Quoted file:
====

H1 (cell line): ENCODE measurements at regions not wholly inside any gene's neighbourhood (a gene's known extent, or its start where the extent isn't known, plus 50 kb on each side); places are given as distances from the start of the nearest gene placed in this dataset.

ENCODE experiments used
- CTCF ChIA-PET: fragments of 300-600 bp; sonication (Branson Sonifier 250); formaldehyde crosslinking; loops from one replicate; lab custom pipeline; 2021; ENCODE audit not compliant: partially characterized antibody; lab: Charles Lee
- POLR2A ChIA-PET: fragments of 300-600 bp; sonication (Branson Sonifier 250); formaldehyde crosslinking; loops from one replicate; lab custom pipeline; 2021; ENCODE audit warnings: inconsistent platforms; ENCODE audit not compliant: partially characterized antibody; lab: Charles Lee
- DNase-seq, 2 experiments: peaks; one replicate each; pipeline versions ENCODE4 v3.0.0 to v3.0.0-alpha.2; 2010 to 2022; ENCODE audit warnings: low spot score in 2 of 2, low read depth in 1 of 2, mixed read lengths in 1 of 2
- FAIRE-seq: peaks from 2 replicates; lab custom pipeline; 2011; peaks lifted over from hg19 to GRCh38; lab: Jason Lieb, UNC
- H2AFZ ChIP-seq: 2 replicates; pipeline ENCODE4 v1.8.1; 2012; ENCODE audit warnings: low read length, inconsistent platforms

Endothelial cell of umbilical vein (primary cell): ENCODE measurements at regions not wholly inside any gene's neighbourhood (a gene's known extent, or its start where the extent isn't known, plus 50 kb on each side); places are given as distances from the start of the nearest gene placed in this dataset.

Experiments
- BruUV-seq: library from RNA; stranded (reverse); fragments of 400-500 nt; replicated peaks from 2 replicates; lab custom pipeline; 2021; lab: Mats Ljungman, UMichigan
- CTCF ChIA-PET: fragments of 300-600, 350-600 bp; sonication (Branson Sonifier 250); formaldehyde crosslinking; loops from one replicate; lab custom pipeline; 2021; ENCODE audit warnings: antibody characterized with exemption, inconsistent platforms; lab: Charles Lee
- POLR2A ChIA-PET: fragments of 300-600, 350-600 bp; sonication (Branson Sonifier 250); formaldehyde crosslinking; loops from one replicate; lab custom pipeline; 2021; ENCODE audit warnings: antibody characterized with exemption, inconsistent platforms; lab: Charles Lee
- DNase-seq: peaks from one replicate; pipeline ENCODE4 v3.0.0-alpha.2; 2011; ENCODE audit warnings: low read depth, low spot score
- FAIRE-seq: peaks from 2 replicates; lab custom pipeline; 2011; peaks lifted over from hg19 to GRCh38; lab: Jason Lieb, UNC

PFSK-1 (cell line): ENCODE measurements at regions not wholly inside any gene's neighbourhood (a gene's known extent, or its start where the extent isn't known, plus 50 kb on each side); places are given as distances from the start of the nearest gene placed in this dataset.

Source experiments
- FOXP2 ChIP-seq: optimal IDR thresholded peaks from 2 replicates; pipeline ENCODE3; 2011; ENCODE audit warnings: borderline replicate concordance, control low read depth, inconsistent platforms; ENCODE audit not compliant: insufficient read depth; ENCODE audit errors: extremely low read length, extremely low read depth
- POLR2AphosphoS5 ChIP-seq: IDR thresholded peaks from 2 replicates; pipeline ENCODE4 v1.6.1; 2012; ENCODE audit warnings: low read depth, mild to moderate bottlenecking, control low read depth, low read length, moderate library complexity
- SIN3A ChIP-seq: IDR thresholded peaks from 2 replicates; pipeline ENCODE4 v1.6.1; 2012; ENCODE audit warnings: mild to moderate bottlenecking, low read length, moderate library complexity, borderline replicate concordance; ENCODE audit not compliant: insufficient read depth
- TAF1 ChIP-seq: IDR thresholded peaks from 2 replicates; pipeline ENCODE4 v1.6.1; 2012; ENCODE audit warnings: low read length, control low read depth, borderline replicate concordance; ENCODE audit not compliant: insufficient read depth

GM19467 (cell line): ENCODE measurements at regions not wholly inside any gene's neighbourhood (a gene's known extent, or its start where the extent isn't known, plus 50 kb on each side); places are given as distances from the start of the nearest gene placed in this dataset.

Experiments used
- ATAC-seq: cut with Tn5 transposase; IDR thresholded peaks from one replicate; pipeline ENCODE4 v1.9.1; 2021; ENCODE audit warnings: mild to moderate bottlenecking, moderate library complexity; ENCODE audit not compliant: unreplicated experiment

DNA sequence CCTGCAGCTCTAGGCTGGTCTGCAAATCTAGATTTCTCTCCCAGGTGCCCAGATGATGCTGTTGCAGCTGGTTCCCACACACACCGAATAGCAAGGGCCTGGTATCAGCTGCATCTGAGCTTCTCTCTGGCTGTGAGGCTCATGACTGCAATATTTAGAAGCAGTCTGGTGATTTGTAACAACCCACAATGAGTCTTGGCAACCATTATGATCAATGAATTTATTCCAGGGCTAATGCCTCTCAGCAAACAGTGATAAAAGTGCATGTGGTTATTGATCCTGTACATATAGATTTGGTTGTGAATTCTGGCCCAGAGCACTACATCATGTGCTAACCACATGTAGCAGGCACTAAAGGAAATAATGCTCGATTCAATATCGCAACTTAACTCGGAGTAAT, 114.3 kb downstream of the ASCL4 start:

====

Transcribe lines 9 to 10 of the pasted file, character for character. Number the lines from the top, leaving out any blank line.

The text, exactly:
Experiments
- BruUV-seq: library from RNA; stranded (reverse); fragments of 400-500 nt; replicated peaks from 2 replicates; lab custom pipeline; 2021; lab: Mats Ljungman, UMichigan